"His killing means key crucial questions around his joining ISIS, as well as the kidnapping and killing of hostages will remain unanswered," CAGE tweeted.
U.S. official: Blow to ISIS' prestige
Syrian activists in Raqqa reported that four ISIS foreign fighters, including a leader with British nationality, were killed by the coalition airstrike, the Syrian Observatory for Human Rights said.
If that British leader is Emwazi, it would be a significant step in the anti-ISIS fight for the West -- not necessarily on the ground, with U.S. military spokesman Warren saying he wasn't "a major tactical figure," but symbolically, given his part in recruiting efforts and the terror group's overall public image.
"Jihadi John was somewhat of an ISIL celebrity," Warren said, using another common acronym for the group. "...So there is a significant blow to (the group's) prestige."
His rapid rise in prominence paralleled that of ISIS itself, which was born in post-Saddam Hussein Iraq and burst into prominence in the midst of Syria's ongoing civil war. While a number of groups have been in that fight, none have had the success of the entity that calls itself the Islamic State. The group's mercilessness, epitomized by Jihadi John, against any who don't submit is a major reasons for those inroads.
In the process, though, ISIS has raised urgency among an array of parties -- from the United States and its allies, to Russia, to the Iraqi and Syrian governments -- to thwart the group, ideally to crush it. Coalition drone strikes are part of that effort, with Warren estimating they've killed at least one mid- to high-level ISIS figure every day since May.
"I don't think they're gaining strength," President Barack Obama told ABC's George Stephanopoulos in an interview that aired Friday morning. "... We have contained them."
From a safari to a jihadi
By his own account, Emwazi was born in Kuwait, and it is believed he moved to London as a child. Friends believe he started down the road to radicalization when he traveled to Tanzania in 2009, the Washington Post reported this year.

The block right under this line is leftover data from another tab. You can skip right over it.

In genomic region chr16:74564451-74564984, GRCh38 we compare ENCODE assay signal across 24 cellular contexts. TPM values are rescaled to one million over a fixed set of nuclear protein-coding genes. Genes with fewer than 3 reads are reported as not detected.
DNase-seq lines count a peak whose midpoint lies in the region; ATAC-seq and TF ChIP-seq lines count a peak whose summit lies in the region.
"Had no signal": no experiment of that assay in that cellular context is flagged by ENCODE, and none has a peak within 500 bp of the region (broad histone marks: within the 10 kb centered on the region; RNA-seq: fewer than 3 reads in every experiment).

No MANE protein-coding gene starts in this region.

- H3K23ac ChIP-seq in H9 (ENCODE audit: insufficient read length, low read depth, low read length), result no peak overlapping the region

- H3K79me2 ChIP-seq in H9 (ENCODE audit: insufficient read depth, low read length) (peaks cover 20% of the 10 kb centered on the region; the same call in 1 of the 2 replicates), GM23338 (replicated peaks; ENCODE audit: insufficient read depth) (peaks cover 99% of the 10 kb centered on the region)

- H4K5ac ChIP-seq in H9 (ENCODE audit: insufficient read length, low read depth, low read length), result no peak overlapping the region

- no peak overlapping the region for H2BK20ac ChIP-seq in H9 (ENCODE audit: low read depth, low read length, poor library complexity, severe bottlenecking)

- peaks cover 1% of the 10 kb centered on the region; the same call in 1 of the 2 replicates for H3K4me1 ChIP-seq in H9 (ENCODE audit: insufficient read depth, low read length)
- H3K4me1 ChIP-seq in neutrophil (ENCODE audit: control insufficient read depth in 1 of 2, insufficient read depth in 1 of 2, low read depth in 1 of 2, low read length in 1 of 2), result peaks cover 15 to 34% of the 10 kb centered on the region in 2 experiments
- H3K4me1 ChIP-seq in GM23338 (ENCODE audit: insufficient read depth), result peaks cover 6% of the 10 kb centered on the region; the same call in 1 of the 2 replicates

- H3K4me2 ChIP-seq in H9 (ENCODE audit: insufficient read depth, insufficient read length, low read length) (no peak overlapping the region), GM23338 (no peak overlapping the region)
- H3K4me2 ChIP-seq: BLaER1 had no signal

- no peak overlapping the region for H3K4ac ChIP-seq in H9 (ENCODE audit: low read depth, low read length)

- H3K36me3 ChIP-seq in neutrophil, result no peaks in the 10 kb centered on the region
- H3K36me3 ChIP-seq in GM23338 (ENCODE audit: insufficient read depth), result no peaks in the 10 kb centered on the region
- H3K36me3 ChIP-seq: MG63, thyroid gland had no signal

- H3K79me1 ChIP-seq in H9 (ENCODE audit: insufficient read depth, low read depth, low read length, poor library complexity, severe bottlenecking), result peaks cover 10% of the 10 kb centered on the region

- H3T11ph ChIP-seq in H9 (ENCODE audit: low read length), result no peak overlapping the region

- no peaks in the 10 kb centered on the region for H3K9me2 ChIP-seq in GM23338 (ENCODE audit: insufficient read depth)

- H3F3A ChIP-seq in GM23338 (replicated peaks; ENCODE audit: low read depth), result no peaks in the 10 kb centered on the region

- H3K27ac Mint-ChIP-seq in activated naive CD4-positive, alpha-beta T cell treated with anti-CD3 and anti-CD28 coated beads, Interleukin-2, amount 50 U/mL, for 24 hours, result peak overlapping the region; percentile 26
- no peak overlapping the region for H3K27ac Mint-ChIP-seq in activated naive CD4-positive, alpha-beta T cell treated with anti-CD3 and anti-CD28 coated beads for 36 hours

He was supposed to be going on safari in the East African nation, but he was reportedly detained on arrival, held overnight and then deported. He was also detained by counterterrorism officials in Britain in 2010, the Post said. Authorities have not disclosed the reasons for those reported detentions.
"I had a job waiting for me and marriage to get started," he wrote in a June 2010 email to Asim Qureshi, a member of CAGE, The Post reported. "[But now] I feel like a prisoner, only not in a cage, in London. A person imprisoned & controlled by security service men, stopping me from living my new life in my birthplace & country, Kuwait," the email said.
Emwazi is believed to have traveled to Syria in 2012 and joined ISIS there. He soon became a regular in hostage videos and participated in beheadings.
For some periods of time this year, Emwazi was not seen in videos, though U.S. officials told CNN in July they had learned he was alive and hiding near Raqqa.
Analysts describe him as grotesque and fond of sadistic torture techniques, with one former hostage recounting last month how his captor made him dance the tango with him.
"Suddenly, he changed and just pushed me down," Daniel Rye, a 26-year-old photographer, recalled to Danish broadcaster DR. "They kicked and hit me. They finished by threatening to cut my nose off with pliers and things like that."
Speaking to Japanese state broadcaster NHK, Junichi Goto speculated on whether his brother, slain hostage Kenji Goto, might be alive today if the airstrike had happened earlier, though realizing that ISIS' deeds can't be reduced to just one man.
"ISIS continues to kill hostages in the same way it did to Kenji," Junichi Goto said. "I wish no repeat of the tragedy. And I wish ISIS would disappear."